In short, the behavior side seems to win out. And in most cases, I feel it’s the right way to go.
Of course, everyone has a different situation. So be smart. Run the numbers yourself and do what makes sense for you. If your rational, numbers-based brain is going to constantly question why you’re paying off small balances with low interest rates, opt for the avalanche.
But if you find your debt to be overwhelming and hardly know where to start, the small wins you’ll get with the snowball method might be just what you need to get moving down the right path.
Ultimately, what matters most is not which approach you choose; it’s that you pick one, commit to it, and stick with it until your debt-free day.
Should You Create an Emergency Fund Before Paying Off Your Debt?
The time it takes to build an emergency fund is time that allows your debts to compound. So there’s a high cost to building an emergency fund while you’re burdened with high-interest debt.
At the same time, having no cushion can lead to more debt trouble if something goes wrong in your life, like a sickness, a pay cut or a job loss.
Plus, the lack of a safety net means that minor setbacks, like an unexpected car repair, can balloon into major problems.
Your goal should be to have the minimum effective dose: an emergency fund that contains the smallest amount of money necessary to avoid digging yourself deeper into debt.
Studies from the non-profit group AmericanSaves.org suggest that number is $500. And that makes a lot of sense, because $500 is enough to cover many of the most common unexpected expenses.
And most importantly, it’s an amount you can build up quickly — enabling you to start paying off your debts ASAP.
If you’d like to incorporate the time it takes you to build an emergency fund into your debt payoff date, insert “Emergency Fund” as a creditor in the spreadsheet, as shown below.
Step #2: Create Tight Feedback Loops and Accountability
Once you’ve determined your debt payoff date, you’re ready to move on to Step #2.
And by the way, congratulations are in order. Most people have no idea how much debt they have, let alone the exact month they’re going to pay it off.
In this step, you’re going to take two actions:
- Create feedback loops.
- Hold yourself accountable.
Creating Feedback Loops
Feedback loops are a concept from systems design. They’re useful because they allow you to constantly correct your course based on new information.
One example of a feedback loop is a thermostat. When the temperature in a house goes down to a certain point, the thermostat automatically turns on the heat. Once the temperature in the house rises, the thermostat recognizes this and turns the heat back off.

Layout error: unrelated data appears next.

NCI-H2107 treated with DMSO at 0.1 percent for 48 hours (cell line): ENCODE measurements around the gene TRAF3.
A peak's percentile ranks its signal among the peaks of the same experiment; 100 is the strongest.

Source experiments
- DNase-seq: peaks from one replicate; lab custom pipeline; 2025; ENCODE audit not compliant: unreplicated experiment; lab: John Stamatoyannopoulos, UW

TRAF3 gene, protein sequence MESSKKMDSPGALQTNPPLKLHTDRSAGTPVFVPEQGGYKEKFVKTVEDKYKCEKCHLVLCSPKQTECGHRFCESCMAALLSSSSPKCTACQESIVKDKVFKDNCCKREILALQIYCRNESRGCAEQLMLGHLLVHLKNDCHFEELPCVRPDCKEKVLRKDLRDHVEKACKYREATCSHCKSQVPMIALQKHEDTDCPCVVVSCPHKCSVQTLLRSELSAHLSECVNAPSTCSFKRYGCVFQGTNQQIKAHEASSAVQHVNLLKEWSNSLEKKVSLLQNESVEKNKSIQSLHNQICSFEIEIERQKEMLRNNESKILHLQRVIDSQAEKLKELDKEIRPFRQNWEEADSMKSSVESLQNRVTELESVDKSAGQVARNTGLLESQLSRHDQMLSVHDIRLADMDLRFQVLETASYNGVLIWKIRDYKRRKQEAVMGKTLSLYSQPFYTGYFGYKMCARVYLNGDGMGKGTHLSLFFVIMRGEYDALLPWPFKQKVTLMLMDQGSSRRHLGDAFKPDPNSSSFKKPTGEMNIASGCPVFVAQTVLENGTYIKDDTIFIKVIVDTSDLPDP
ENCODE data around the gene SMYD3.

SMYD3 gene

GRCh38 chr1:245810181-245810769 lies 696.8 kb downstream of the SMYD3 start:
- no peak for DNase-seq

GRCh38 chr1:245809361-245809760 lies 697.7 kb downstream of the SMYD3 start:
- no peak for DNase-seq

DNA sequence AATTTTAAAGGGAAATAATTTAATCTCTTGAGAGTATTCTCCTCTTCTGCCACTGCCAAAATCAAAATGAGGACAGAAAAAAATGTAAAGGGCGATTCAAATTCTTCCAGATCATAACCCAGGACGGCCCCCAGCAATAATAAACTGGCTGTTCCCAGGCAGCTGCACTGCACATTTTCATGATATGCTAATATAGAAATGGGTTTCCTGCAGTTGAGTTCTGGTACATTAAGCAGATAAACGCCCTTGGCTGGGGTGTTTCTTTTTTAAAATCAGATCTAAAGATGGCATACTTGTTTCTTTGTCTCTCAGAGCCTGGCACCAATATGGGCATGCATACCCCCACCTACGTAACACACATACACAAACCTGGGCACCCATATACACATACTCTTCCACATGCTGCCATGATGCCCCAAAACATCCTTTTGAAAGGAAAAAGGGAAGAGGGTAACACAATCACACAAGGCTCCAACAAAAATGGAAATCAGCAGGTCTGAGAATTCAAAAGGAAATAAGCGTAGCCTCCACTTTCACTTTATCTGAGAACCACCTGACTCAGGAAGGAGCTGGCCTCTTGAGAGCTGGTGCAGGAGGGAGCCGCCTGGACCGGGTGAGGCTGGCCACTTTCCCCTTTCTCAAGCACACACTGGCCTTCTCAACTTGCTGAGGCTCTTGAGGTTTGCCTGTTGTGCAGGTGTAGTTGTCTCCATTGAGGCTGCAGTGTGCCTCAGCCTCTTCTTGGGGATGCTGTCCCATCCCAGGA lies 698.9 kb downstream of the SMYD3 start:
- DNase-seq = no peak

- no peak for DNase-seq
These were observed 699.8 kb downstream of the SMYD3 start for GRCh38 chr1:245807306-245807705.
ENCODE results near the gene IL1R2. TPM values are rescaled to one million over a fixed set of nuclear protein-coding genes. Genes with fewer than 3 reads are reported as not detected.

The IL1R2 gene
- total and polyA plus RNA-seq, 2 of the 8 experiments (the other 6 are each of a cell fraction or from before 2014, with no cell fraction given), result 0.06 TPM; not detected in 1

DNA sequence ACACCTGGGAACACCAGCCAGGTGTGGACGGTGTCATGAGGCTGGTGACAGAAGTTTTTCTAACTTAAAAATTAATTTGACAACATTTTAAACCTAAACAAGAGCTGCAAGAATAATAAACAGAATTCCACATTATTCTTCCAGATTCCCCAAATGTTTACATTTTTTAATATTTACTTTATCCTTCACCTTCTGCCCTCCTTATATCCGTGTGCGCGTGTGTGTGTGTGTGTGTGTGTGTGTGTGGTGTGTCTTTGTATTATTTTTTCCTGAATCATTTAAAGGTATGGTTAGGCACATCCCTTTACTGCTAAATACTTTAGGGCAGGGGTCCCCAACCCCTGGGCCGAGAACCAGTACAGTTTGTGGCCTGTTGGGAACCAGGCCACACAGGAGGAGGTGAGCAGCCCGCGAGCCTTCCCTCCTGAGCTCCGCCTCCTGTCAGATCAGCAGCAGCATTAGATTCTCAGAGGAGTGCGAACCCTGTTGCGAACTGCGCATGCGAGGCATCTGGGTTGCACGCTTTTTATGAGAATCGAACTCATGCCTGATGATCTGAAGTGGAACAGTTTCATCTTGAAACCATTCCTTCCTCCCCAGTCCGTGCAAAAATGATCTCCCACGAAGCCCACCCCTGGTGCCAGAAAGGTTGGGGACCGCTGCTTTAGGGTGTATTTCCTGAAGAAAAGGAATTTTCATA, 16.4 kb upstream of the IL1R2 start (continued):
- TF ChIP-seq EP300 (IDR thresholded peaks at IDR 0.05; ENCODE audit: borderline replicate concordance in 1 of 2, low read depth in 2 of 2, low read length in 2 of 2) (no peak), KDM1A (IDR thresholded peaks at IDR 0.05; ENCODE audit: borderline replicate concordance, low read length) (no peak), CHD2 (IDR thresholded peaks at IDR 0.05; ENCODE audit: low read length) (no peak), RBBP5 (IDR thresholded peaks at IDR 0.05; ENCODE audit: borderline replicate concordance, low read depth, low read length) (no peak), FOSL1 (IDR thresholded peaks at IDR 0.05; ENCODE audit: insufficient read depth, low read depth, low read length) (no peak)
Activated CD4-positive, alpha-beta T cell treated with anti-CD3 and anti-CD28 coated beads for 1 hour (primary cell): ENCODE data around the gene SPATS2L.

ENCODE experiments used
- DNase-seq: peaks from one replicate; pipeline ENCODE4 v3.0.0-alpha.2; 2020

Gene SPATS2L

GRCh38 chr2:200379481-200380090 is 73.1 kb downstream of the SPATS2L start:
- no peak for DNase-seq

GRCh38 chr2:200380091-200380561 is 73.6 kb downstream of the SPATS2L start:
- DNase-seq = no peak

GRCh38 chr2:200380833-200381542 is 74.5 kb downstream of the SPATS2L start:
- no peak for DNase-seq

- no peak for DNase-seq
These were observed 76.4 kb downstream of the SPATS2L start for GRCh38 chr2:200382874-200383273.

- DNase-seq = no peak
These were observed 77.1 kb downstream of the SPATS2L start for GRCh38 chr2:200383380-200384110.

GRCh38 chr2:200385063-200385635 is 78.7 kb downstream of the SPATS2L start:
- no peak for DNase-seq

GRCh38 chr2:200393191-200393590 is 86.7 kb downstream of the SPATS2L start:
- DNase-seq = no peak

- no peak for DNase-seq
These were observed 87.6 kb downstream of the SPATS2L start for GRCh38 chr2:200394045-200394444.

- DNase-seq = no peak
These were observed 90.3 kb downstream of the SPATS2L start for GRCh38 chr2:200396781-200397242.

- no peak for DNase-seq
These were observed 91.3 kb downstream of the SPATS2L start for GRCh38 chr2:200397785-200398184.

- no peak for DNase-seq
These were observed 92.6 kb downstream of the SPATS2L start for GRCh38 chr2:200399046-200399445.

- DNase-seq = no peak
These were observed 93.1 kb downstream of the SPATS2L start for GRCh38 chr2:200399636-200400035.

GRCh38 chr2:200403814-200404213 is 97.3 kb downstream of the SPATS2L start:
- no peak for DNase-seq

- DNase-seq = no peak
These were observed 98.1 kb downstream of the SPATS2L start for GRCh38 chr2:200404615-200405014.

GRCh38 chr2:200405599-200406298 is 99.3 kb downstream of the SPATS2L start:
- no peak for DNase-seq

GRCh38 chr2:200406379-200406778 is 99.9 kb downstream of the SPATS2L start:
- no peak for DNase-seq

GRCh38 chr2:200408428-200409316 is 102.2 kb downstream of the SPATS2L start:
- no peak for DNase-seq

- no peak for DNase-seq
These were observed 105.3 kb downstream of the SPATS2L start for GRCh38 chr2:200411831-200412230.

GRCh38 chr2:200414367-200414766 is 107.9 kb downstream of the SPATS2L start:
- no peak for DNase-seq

The system is constantly measuring and adjusting in order to reach the desired output.
In Phase #2 of the previously-mentioned study (Borrow Less Tomorrow: Behavioral Approaches to Debt Reduction), researchers had participants set monthly text and email reminders — i.e., feedback loops — related to their debt payoff goals.
In doing so, participants were reminding themselves to check whether they were on track to meet their goals (and to correct course if needed).
This is exactly what you’re going to do today.
Set a recurring reminder to recalculate your expected debt-free date.
The more often you calculate this number, the more it allows you to recalibrate. As such, I would set a weekly reminder.
As you’ll see below, you can accomplish a lot inside of a week. And, in doing so, you’ll see and be encouraged by the progress you’ve made.
At this point, you have two sources of positive momentum: you’re seeing your debt balances go down and you’re seeing your expected debt payoff date move up.
Hold Yourself Accountable
The third phase of the Boston College study was to find an accountability partner. Participants were advised to tell at least one friend about their debt payoff goal. And furthermore, that person was given instructions about how to hold them accountable if they got off-track (which was through text and email reminders).
If you’re in a relationship, this can be your spouse. Reminders can be as simple as one person calculating the debt payoff date each week, then texting the date to their spouse.
If you’re not in a relationship, have a parent, sibling or close friend hold you accountable.
Pro Tip: Share your debt payoff calculator by selecting “Share” in the upper right-hand corner, making sure to select “Restricted” — which means only those whose email you add can get access.
Step #3: Lower Your Monthly Expenses
This is where things get fun. Because when you take the right actions, you can quickly improve your debt payoff date.
And all of a sudden, in one week you’ve decreased your debt-free date by months. And that incredible momentum feels great.
What does the research say about saving money?
Track Your Spending
Tracking your spending is oft-repeated advice for one reason: it works.
One study showed that those who tracked their expenses via a budgeting app saved 15.7% on average.
Fortunately, this has never been easier. There are plenty of great, easy-to-use budgeting apps available today. And many of them are either free or very low cost.
Learn more: Read our ranking of the best budgeting apps.
Reduce Your Monthly Fixed Costs
The easiest expenses to cut are the ones you can shop for and negotiate. Often, a phone call or two can knock hundreds of dollars from your monthly budget — and, subsequently, months off of your debt-free date.
Your options are to negotiate down, find a new provider, or flat-out cancel.
Some of the best bills to cut include:
- Car and home insurance
- Cell phone service
- Cable, TV and internet
Some states even allow you to shop and compare different utility providers.
What you’re looking for here are quick wins. If there’s a way you can save money fast — some relatively easy action that takes less than 24 hours — now is the time to seize that opportunity.
Here are over 100 different strategies for saving money fast.
Change Your Environment to Change Your Behavior
You can save a lot of money when you set aside a day to shop for, negotiate, and cut your monthly fixed costs. However, we all have certain discretionary expense categories that give us the most trouble.
These are expenses like entertainment, alcohol, eating out and online shopping — categories where, if we’re not careful, our spending habits will quickly cancel out an entire month of frugal living.